Tips to help to ease tech strain on your body
By MARC SALTZMAN
Reduce wear and tear on your body while using your laptop and other devices. Photo: Artur Debat/Getty Images
There’s a downside to our increased reliance on our computers, smartphones, tablets and e-readers. Whether for work or pleasure, too many hours spent with our devices or at our desks can increase the risk for various health conditions including carpal tunnel syndrome and other repetitive stress injuries (RSIs), eye, back or neck strain, as well as other problems resulting from a general lack of physical exercise.
When it comes to technology, moderation is key, of course, but there are several other tips to using tech without punishing our bodies. Focusing mostly on computers — but a few tips at the end for other devices — the following are some easy-to-apply pointers.
Invest in a decent chair. For sitting at a desk to type on a computer, you need a chair with lower back or lumbar support. And you need not spend hundreds of dollars on one. Some discount retailers sell an all-leather armchair with cushioned lumbar vertebrae support for under $100. A chair with wheels is also a good idea, so you could easily position yourself more comfortably.
Your mouse and keyboard should be at about elbow level. Both feet should be flat on the floor (tip: use a milk crate for your feet if you’re shorter in stature, like yours truly). This should also help to prevent hunching over at your desk.
Position Your Screen
If you need to place your monitor to the left or right side of the desk, position your chair so that you’re not turning your head to view the screen. Over time, this could put unnecessary strain on your neck. Your head should be centred with your body and you should be looking straight ahead at eye level to see your monitor.
Also, make sure you have adequate lighting, to minimize straining to see the monitor, keyboard or papers on your desk. If you find yourself squinting to see the text on the screen, enlarge the font. In your favourite web browser, email program or word processor, simply select a larger text size (bigger monitors, which are cheap these days, also help to fit more words on the screen).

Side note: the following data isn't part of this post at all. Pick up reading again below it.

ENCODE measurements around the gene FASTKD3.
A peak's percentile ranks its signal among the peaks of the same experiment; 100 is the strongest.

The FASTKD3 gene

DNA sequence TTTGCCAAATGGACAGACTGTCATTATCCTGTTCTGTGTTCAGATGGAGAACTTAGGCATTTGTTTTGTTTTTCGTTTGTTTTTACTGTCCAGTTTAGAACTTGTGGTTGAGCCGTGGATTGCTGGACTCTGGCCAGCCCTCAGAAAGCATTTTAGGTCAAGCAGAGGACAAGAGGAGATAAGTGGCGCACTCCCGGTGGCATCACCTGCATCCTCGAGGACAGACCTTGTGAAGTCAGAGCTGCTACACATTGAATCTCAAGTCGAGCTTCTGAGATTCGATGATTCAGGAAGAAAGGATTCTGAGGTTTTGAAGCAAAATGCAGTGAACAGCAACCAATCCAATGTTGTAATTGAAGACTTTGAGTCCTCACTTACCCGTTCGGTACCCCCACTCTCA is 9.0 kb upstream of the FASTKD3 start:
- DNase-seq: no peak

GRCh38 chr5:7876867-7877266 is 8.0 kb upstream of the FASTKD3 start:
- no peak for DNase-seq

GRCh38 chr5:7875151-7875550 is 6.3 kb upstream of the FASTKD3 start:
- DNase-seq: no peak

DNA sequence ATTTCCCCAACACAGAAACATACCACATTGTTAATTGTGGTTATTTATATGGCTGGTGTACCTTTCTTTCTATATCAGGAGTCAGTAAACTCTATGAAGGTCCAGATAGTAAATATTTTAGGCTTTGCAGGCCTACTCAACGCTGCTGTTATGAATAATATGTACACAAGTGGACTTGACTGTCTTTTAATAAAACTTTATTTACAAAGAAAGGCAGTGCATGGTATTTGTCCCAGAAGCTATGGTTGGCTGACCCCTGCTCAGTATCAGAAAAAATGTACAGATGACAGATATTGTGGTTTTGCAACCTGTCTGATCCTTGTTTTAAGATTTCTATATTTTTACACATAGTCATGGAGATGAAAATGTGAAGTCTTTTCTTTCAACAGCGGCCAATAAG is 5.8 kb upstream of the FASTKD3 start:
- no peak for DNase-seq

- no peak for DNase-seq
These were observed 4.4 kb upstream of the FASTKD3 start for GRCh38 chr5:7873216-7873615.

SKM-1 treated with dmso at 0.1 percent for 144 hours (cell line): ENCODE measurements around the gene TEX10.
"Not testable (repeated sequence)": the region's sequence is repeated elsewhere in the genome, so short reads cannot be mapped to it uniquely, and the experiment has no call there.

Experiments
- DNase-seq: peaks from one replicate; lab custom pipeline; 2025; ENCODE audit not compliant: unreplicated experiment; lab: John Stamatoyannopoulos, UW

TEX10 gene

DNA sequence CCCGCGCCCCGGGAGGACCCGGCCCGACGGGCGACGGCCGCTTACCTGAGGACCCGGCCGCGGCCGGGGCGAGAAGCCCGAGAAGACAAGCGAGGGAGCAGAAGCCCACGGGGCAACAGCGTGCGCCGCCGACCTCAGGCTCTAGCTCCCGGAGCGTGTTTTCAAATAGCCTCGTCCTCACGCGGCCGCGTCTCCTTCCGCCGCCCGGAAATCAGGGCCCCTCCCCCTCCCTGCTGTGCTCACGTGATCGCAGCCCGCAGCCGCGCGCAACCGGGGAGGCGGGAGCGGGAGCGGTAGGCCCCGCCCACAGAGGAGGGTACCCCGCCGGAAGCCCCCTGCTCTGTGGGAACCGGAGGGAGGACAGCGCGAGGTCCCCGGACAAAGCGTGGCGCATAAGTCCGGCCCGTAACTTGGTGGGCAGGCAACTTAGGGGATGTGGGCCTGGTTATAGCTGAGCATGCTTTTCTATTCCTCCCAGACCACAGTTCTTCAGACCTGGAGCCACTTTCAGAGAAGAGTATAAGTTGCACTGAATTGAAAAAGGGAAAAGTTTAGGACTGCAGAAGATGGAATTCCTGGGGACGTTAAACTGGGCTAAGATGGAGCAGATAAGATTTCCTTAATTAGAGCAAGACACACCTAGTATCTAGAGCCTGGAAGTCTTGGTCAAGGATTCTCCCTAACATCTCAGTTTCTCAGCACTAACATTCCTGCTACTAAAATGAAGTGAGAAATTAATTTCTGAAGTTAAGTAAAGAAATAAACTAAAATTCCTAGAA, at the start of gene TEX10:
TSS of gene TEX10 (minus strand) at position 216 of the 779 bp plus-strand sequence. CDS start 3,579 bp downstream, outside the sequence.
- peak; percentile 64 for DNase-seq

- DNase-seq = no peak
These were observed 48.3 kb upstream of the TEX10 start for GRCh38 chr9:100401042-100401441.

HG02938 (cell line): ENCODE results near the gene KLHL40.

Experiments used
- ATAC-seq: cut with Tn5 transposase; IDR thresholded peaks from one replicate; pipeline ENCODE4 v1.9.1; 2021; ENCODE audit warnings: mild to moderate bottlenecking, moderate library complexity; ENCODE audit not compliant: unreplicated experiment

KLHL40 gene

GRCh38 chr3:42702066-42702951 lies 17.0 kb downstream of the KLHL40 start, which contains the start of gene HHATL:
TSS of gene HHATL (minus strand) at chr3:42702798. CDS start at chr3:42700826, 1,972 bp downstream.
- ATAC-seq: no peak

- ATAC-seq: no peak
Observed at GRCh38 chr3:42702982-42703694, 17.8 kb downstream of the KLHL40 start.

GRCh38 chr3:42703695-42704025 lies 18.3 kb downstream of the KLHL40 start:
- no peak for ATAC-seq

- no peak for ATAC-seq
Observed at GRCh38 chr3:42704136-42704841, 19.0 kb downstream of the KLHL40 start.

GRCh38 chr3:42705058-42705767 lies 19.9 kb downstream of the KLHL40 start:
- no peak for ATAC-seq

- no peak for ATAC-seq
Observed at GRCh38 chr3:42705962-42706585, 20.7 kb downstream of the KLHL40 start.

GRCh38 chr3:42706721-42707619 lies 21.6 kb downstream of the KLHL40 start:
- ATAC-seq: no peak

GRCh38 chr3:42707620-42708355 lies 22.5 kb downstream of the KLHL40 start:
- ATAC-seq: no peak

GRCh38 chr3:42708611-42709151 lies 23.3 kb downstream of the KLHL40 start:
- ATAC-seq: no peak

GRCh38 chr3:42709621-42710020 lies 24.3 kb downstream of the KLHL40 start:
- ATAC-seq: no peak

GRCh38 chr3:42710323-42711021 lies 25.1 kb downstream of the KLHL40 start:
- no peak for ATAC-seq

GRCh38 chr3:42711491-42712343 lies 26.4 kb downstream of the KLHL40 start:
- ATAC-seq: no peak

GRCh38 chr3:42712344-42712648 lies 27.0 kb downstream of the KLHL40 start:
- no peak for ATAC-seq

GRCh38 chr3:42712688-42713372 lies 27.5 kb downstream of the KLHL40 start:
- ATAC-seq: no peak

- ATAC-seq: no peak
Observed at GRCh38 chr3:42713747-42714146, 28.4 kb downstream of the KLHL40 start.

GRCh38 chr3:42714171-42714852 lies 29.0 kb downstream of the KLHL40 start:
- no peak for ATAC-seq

Pick a Good Mouse
When shopping for a computer mouse, try it out at the store first to make sure it’s comfortable for you. This includes the size and shape of the mouse. Some may be ideal for both left- and right-handed users, too. Your mouse should have a curved hump on top to comfortably fit the underside of your palm. When using a mouse, try to limit your wrist movement — instead, focus on keeping your wrist straight and your elbow pivoted, only moving your forearm.
If you suffer from wrist discomfort when using a mouse, consider a trackball. These interface peripherals don’t require movement on the desk at all. Rather, you simply rest your hand on top and use your fingertips to move the ball on top.
Consider an Ergonomic Keyboard
Keyboards come in all shapes and sizes. There are more ergonomically designed ones that could help prevent or reduce repetitive stress injuries. Many of these products have a split and slightly angled keyboard that tilts inwards to better fit our natural wrist-resting position.
Also, try to keep your wrists almost floating above the keyboard so your hands can easily reach all keys, rather than stretching your fingers to reach them.
Some computer users prefer a padded or gel wristrest that sits right in front of the keyboard. If you use a laptop, consider picking up an external keyboard for when you’re in one place for a long time (such as in a home office) as a bigger and/or curved keyboard will be better for your wrists than the more compact ones on these portable PCs.
(A laptop keyboard is smaller than a desktop keyboard, too, and you can’t position it how you like on a desk or table without moving the entire laptop).
- Like to type on your mobile phone a lot? It’s not just kids who can get a “texting neck” by looking down at your small device for a long while. Putting your smartphone at eye level and keeping your spine in a neutral, upward position can help. Despite what your mom told you, consider placing your elbows on a table to look ahead when using your smartphone or tablet (such as an iPad)
- If you talk a lot on the phone, make sure to use headphones, wired or wireless (Bluetooth), as it’ll be more comfortable than holding a device up against your face — not to mention that the verdict is out still on long-term radiation exposure
- Similarly, you can pick up a headset if you talk a lot on a landline, too. Purchase a headset so you’re not trying to hold the phone between your neck and ear (and type at the same time). That’s a sure way to increase neck strain
- Take frequent breaks. Stretch. Do some neck, back and arm exercises. Close your eyes for five seconds. Stand up and get a drink of water. I like the 20-20-20 rule: every 20 minutes, look at something at least 20 feet away, for 20 seconds to reduce fatigue and eye strain. This is often referred to as the “microbreak concept,” developed by optometrist Dr. Jeffrey Anshel.
It’s not rocket science, but you could be damaging your body when using tech without realizing it. Small steps can yield a big difference!